Though some old records state that an enclave captured in Africa as early as 1251 was known as Liberia it is more generally accepted that the American Colonisation Society of that time encouraged and initiated the repatriation of freed or liberated American blacks from around 1820 to an enclave in Africa that subsequently became an independent country with the name of Liberia. The country thus embodied the concept of liberty.
The French Revolution, lasting from 1789-99 may be said to be the ‘Father or Mother’ of all Revolutions. The cry of “Liberty, Equality and Fraternity” first given out then, generated a new concept that has continued to periodically reverberate and echo in many parts of the world. After a gap of a hundred years, at the centennial celebrations of independence of the United States in 1876, the French presented to the Americans a massive statue of a woman who had a torch in one hand and a book in the other. This epitome of freedom, the desire of which was expressed so long ago, has yet to be attained in many parts of the world. The attainment of women’s rights has still a long way to go.
Sierra Leone, in the same area of West Africa was also an enclave for freed former slaves. This country and another of the same region namely Gabon, under French governance, subsequently named their capital cities Freetown and Libreville respectively. The hope perhaps was that this would make the inhabitants proud. At home in our setting, Chandra Shumsher after he abolished slavery sent the emancipated Nepalis to two areas in the Terai that were then named Amlekhganj and Chandranigapur. Our names were in contrast – one depicting freedom and the other the other the largesse or the benevolence of the ruler.
It was about three years ago when the then PM BRB’s government cancelled the Democracy Day holiday and held no functions. The following year the holiday was resituated but there was some doubt about the participation of many sections of our society. Some schools did not give a holiday and their buses ferried students to and fro on somewhat empty streets. This year (2071), it was celebrated in a half-hearted manner as it fell on the same day as the Sherpa Gyalpo Losar. Was the reason for less enthusiasm the fact that the holidays total for this year was now one day short? The reason, I like to think may be due to the prevailing confusion of terminology!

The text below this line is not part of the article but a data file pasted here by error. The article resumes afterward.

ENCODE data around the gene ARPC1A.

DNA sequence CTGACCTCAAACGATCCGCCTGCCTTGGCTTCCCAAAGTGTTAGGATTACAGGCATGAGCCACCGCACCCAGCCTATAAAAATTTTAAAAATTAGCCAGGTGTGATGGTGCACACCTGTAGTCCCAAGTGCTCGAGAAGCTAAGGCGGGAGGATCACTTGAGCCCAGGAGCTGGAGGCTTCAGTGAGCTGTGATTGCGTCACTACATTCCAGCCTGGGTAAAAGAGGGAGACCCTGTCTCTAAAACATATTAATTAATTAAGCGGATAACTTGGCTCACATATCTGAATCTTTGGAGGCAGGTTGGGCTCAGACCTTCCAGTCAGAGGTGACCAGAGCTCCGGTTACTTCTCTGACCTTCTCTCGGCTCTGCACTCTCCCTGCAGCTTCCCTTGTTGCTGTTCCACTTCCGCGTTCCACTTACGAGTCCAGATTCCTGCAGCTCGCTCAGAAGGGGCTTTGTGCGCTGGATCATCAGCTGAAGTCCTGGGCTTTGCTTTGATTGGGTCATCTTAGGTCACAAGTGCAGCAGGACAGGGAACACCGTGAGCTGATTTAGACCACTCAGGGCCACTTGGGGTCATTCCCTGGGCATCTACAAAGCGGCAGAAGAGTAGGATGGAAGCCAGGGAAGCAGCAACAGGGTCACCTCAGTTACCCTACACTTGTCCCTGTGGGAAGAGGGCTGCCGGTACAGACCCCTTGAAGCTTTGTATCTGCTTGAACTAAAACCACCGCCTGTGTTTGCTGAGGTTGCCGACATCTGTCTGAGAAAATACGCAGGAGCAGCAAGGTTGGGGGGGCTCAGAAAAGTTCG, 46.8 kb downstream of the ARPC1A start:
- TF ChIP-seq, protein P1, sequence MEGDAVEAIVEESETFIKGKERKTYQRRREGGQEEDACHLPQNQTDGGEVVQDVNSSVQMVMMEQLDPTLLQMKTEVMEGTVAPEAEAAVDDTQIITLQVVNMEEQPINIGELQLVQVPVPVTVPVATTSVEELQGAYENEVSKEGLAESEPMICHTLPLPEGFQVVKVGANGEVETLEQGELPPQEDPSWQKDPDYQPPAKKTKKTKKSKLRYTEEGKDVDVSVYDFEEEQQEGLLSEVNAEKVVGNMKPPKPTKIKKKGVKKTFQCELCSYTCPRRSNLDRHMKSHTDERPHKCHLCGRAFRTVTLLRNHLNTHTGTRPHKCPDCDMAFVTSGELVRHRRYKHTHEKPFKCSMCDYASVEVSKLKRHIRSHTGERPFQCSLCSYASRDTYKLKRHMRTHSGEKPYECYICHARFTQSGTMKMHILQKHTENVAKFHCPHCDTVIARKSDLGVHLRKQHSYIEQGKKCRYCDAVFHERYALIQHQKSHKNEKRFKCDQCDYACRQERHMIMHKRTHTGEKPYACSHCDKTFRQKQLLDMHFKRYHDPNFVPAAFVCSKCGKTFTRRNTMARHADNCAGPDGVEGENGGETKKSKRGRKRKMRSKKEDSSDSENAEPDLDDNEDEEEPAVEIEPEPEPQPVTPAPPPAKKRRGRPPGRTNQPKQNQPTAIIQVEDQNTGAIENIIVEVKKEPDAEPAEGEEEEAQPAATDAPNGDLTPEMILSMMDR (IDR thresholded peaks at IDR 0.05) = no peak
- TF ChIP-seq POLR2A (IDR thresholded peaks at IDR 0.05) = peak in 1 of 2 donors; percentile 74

Americans celebrate the 4th of July as Independence Day and the French, across the Channel refer to the 14th of July, when they terminated their rulers with the guillotine as Bastille Day. India, on getting their freedom from the British, referred to the 15th August as Independence Day just as the Americans had done 172 years before. Sadly, the British, the rulers of the Empire where once, ‘the sun never set’ don’t have the luxury of an independence day!
We in Nepal have:
Prajatantra Divas - Democracy Day - Falgun 7th
Loktantra Divas - - Baisakh 11th
Ganatantra Divas – Republic Day - Jestha 15th
Will the new Sambhidan now come out appropriately on Ganatantra Divas, as some sections of the press have stated, or is it just wishful thinking?
Aditya Adhikari in his book “The Bullet and the Ballot Box” has drawn attention to the ‘variation of the word democracy’ and stated that it has significant political connotations in Nepal. This is an important observation. His feeling is that interpretation of the two words ‘prajatantra’ and ‘loktantra’ in the usual Nepali setting is as ‘rule by subjects’ and ‘rule by the people’. My feeling is also that, as ‘praja’ means subjects and as we Nepalis are no longer being ruled by a king, it would be more appropriate to rename it as ‘Swatantrata Divas’. This is just food for thought.
A historical aspect in the annals of world events is a speech that the US President Franklin D Roosevelt gave in 1941, about a year before his country joined the World War II. He advocated for four and listed them as ‘Freedom from 1. Speech 2. Worship 3.Want and 4. Fear.’ The first two freedoms had already been enshrined in the constitution of his country. What is disheartening is that a country as rich and as developed as the United States has still not been able to achieve an objective which a former president had enunciated and struggled for about 75 years ago.
The hard fact is that conditions existing in the developing, least developed and land locked countries of the world are far worse and bleak. It is a reality of life that many of the presently developed countries have got to where they are by riding ‘piggy back’ on those who were more backward and poorer than them some centuries ago. These unexplored and far off areas of the world existed in an environment of ignorance of what lay around for picking. Thus the developed countries siphoned off a major share of the minerals, ores and oil from these places to better themselves.
Perhaps the rich and developed countries now feel a sense of guilt for their actions of the past that is motivating them now to give some aid to the countries from which they had derived tremendous benefits in the past? Is it guilty conscience that is at play here? Or is it all show and there is still the matter of a hidden agenda regarding what the true intentions are?
The author writes fiction under the pen-name Mani Dixit. Website: www.hdixit.org.np Twitter: manidixithd